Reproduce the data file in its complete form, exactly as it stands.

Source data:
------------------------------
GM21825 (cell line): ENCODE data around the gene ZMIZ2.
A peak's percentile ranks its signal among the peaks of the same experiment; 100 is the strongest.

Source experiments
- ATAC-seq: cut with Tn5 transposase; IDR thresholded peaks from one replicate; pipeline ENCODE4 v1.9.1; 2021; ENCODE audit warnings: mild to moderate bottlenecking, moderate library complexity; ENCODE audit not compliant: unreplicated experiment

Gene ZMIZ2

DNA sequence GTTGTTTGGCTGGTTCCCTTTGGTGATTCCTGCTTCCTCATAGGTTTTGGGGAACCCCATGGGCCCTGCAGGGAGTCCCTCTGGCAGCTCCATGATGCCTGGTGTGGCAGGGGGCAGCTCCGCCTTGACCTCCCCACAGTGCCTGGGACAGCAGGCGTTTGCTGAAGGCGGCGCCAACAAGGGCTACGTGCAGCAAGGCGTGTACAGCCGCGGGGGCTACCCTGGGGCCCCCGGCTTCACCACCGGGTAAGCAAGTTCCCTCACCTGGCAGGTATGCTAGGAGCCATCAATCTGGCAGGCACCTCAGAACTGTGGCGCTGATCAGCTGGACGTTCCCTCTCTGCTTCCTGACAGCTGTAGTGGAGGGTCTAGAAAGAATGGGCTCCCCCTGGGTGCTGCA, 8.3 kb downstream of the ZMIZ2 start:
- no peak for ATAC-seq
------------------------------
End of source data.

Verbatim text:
GM21825 (cell line): ENCODE data around the gene ZMIZ2.
A peak's percentile ranks its signal among the peaks of the same experiment; 100 is the strongest.

Source experiments
- ATAC-seq: cut with Tn5 transposase; IDR thresholded peaks from one replicate; pipeline ENCODE4 v1.9.1; 2021; ENCODE audit warnings: mild to moderate bottlenecking, moderate library complexity; ENCODE audit not compliant: unreplicated experiment

Gene ZMIZ2

DNA sequence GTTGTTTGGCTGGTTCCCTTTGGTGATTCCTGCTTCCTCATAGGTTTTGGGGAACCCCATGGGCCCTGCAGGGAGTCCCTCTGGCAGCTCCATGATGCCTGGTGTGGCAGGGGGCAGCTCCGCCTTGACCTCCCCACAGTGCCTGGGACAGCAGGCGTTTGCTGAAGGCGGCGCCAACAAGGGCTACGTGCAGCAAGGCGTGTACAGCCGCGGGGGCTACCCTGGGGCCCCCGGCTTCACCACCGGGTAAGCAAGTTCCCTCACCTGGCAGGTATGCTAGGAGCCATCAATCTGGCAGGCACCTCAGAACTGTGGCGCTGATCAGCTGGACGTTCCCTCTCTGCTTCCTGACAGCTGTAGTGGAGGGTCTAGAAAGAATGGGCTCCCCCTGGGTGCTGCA, 8.3 kb downstream of the ZMIZ2 start:
- no peak for ATAC-seq